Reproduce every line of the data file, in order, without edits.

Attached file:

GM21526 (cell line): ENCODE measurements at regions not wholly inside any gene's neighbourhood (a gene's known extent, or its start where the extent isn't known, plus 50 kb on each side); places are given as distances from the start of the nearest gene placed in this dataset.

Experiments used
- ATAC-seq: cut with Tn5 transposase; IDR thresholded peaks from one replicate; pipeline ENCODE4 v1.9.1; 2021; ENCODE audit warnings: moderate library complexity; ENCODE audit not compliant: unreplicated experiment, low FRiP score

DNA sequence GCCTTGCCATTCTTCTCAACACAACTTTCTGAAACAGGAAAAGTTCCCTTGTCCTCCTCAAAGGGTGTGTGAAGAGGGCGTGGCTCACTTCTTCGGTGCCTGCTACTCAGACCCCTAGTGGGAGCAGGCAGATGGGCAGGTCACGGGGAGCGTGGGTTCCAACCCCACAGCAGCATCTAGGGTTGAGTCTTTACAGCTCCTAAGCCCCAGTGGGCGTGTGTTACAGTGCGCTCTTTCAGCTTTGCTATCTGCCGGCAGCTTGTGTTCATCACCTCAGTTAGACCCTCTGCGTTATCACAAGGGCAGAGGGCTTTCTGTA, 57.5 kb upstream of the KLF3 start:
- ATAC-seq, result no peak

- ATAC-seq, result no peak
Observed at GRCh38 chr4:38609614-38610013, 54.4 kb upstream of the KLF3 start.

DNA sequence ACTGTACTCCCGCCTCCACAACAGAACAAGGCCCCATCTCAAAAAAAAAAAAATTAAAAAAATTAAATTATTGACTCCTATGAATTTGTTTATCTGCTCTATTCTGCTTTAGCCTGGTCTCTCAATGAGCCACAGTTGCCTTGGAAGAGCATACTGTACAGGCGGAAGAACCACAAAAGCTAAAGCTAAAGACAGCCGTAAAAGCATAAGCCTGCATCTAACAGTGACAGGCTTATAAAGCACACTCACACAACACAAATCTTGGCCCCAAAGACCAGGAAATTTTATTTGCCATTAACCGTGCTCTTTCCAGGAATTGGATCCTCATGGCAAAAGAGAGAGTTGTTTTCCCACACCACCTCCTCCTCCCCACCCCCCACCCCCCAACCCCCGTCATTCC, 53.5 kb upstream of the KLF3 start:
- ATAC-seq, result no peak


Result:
GM21526 (cell line): ENCODE measurements at regions not wholly inside any gene's neighbourhood (a gene's known extent, or its start where the extent isn't known, plus 50 kb on each side); places are given as distances from the start of the nearest gene placed in this dataset.

Experiments used
- ATAC-seq: cut with Tn5 transposase; IDR thresholded peaks from one replicate; pipeline ENCODE4 v1.9.1; 2021; ENCODE audit warnings: moderate library complexity; ENCODE audit not compliant: unreplicated experiment, low FRiP score

DNA sequence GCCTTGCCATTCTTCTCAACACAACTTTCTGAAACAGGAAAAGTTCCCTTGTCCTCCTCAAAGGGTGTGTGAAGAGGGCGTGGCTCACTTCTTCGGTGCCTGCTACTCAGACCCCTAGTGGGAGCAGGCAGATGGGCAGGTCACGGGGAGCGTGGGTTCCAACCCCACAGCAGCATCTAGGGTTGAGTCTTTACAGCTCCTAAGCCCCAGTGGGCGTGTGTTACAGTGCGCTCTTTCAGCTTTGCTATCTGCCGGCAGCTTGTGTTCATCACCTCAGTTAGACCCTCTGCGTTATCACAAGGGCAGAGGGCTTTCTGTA, 57.5 kb upstream of the KLF3 start:
- ATAC-seq, result no peak

- ATAC-seq, result no peak
Observed at GRCh38 chr4:38609614-38610013, 54.4 kb upstream of the KLF3 start.

DNA sequence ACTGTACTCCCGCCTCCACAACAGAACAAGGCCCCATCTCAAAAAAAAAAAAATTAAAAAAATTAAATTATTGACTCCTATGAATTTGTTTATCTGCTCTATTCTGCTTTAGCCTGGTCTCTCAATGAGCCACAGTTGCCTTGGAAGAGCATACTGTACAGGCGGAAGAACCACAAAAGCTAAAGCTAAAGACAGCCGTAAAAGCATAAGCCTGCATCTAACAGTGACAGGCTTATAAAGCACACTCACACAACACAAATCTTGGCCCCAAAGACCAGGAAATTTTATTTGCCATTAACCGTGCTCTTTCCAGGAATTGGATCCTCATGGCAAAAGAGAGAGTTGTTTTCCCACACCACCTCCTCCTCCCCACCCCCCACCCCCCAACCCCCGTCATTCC, 53.5 kb upstream of the KLF3 start:
- ATAC-seq, result no peak